Abductions and forced conversions is an issue faced by all of the minority religions across Pakistan, but in particular, is the most serious problem for Hindu and Christian women and girls. Every year, thousands of Hindu and Christian girls and young women are kidnapped in Pakistan and forcibly married to Muslim men. And while these forced conversions have been going on for decades, a recent surge in reported cases has brought the issue back into the limelight.
Religious Conversion Of Sikh Girl
The recent incident of abduction, forcible marriage and religious conversion of a Sikh girl of Nankana Sahib is a telling example of what minorities go through in Pakistan. Jagjit Kaur daughter of the Granthi of Nankana Sahib Gurdwara, the birthplace of Shri Guru Nanak Dev, in Pakistan, was allegedly abducted and forcibly converted to Islam after her marriage to a Muslim man. Even though India’s Ministry of External Affairs released a statement raising concerns against the case of Jagjit Kaur being abducted and forcefully converted, the girl has still not returned home, despite the guarantee given by Pakistan’s Punjab Governor Chaudhry Sarwar. In Pakistan, many such incidents are regularly reported where Hindu, Sikh and Christian girls are forcibly converted to Islam and married to Muslim men.
Many Cases Go Unreported
According to Pakistan’s own human rights commission, from January 2004 to May 2018, there were 7,430 cases of such abductions of Sindhi girls in Pakistan. The actual number is estimated to be much higher as most of the cases go unreported. This appears to be a systematic, organized trend and it needs to be seen in the broader context of the coercion of vulnerable girls and young women from communities that are already marginalized by their faith, class and socioeconomic status. The ugly reality of forced conversions is that they are not seen as a crime, much less as a problem that should concern the government of Pakistan. Due to deficiencies in policing and the complexity of the crime, the precise number who are abducted, forcibly converted and raped is difficult to ascertain. Minorities often do not receive the protection required from state institutions and lack access to justice. In most cases, the victim is abducted and is then subjugated to sustained emotional and physical abuse often involving threats of violence towards their loved ones.
Hindu Girls Living In Fear
Case after case involving Hindu girls converting to Islam have emerged in courts in Pakistan’s Sindh province, home to a majority of the country’s Hindus. The allegedly forcible nature of the conversions, the almost identical pattern of the cases, and the targeting of minor girls have deeply unsettled the Hindu population. This sense of alarm feeds into a broader reckoning: 70 years after the partition of the Indian subcontinent, some Hindus are reassessing their place in Pakistan. Today Pakistan’s identity is that of an Islamic nationalist state where hard-line religious groups are a formidable force, and religious minorities have little voice in society. As influential Islamic shrines and religious groups work to convert people to Islam, some Hindus are leaving their villages and moving to cities in Pakistan, or leaving Pakistan altogether and moving to India.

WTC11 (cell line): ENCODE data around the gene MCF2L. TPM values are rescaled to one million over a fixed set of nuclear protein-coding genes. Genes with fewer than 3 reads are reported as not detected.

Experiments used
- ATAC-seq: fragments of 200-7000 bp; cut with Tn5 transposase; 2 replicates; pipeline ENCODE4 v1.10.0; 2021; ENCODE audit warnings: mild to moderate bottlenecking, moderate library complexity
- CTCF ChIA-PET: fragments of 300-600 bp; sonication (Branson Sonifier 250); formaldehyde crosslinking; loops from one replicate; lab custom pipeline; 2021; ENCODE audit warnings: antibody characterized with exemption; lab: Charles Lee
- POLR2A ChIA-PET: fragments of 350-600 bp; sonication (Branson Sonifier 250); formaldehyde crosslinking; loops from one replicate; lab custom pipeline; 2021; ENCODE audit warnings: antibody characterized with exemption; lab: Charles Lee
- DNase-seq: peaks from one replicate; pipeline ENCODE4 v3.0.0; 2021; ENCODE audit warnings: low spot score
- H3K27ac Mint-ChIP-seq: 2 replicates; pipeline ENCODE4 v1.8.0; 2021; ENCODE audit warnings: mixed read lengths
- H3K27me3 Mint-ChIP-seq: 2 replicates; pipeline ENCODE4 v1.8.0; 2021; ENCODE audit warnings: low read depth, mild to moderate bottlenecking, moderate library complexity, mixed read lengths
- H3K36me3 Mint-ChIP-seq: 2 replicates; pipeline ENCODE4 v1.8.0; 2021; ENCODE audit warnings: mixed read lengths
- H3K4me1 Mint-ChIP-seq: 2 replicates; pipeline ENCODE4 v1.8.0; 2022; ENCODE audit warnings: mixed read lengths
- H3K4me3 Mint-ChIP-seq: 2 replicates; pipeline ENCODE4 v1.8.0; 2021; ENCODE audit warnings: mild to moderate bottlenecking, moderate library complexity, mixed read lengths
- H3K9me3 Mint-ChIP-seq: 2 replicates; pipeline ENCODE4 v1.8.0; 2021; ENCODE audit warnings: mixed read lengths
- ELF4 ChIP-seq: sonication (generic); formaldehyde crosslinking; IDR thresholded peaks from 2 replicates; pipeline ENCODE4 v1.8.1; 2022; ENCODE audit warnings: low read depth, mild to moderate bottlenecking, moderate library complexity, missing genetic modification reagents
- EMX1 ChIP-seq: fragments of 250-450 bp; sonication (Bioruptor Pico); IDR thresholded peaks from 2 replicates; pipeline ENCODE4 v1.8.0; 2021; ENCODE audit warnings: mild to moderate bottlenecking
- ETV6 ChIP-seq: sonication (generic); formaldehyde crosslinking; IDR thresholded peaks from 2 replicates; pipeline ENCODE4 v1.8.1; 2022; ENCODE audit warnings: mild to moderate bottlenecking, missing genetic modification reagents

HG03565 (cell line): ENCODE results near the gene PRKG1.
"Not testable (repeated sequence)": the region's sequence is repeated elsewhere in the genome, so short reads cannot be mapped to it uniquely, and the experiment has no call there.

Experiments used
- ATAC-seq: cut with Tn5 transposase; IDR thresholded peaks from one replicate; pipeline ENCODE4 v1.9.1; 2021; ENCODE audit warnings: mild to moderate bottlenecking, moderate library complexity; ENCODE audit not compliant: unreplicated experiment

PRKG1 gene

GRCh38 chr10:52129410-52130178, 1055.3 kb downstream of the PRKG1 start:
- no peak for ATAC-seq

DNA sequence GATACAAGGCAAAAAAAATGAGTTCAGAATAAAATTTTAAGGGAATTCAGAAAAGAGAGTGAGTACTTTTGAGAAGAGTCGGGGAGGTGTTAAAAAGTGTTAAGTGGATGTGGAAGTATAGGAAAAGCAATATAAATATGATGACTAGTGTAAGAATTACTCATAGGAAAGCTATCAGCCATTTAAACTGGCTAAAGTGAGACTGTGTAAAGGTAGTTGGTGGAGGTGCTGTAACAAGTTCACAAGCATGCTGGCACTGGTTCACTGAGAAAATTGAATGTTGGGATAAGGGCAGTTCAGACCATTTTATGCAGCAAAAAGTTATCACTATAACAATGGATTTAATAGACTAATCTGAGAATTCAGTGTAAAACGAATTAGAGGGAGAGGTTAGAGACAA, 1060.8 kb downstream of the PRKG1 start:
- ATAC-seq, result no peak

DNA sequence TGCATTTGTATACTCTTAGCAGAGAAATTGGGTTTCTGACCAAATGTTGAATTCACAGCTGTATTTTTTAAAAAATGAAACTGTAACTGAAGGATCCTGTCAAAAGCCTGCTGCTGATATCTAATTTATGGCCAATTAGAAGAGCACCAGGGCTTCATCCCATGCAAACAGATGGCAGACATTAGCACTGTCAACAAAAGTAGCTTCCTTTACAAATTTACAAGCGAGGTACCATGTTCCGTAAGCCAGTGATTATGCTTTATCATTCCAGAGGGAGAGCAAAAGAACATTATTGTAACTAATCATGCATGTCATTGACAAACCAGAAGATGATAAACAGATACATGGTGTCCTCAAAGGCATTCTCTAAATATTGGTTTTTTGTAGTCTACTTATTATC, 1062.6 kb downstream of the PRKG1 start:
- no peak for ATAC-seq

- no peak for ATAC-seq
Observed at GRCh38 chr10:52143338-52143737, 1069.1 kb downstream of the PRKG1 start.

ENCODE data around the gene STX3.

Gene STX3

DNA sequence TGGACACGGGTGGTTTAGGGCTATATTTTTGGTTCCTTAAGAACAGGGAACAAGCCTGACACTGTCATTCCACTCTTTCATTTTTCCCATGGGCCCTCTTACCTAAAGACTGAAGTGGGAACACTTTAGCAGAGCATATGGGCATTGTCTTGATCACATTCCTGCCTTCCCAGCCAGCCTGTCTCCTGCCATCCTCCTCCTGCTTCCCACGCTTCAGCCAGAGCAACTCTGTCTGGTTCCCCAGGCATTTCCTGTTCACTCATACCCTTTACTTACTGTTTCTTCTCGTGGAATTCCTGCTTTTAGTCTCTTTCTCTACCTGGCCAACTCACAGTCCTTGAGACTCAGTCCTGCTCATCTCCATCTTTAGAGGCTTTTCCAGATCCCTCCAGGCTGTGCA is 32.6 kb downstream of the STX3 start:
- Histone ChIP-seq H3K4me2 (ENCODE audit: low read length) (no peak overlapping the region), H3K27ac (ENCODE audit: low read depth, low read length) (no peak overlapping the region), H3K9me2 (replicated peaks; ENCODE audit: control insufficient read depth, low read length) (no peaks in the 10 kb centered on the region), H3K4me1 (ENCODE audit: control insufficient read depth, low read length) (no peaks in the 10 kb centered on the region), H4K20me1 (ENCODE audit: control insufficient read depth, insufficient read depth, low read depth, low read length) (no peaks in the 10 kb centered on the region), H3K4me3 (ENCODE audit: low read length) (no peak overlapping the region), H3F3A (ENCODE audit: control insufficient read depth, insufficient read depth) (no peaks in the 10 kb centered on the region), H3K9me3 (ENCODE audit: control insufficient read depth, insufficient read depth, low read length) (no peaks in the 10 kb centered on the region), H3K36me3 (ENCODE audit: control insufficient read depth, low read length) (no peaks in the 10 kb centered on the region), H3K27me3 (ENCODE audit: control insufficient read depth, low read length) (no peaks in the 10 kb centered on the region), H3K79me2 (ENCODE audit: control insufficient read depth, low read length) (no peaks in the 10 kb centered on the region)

Ironically, these incidents were on a rampant high in Pakistan when their Prime Minister Imran Khan was in Beijing to seek China’s support for allegations of the so-called widespread atrocities in Kashmir on global platforms ever since the region’s special status was scrapped on August 5. A nation that has so much to look into affords to send its Prime Minister on a wild goose chase, who is willingly wasting his time begging for attention on issues that do not concern them at all, as it has already been clarified internationally that Abrogation of Article 370 in Jammu and Kashmir is entirely an internal matter for India.
While Pakistan has been busy raising a hue and cry on the alleged brutality in Kashmir by India, its own nation has so much violence to deal with. More than70 years since Pakistan came into existence and the country still can’t protect the rights of the minorities and cannot respect its women. At the time of partition in 1947, almost 23 percent of Pakistan’s population was comprised of non-Muslim citizens. Today, the proportion of non-Muslims has declined to approximately 3 percent. Non-Muslim minorities such as Christians, Hindus and Sikhs have been the targets of suicide bomb attacks in their neighborhoods and have had community members converted to Islam against their will, and had their houses of worship attacked and bombed. In Sindh and Balochistan provinces, well-to-do Hindus have been the primary targets of the ransom kidnappings. The number of minority Muslims and non-Muslims subjected to these purposeful attacks have increased significantly and the crimes committed have become more heinous. Those accused of “blasphemy” have sometimes been burnt alive outside police stations with no culprits identified or punished. With all this happening in the country, the head of the nation has all the time to ignore these important issues and organize disastrous solidarity marches which misfire badly. It’s high time Pakistan should make a dedicated strategy to deal with all their internal issues first instead of pointing fingers at its neighbors.
15 Oct 2019/Tuesday Written by: Saima Ebrahim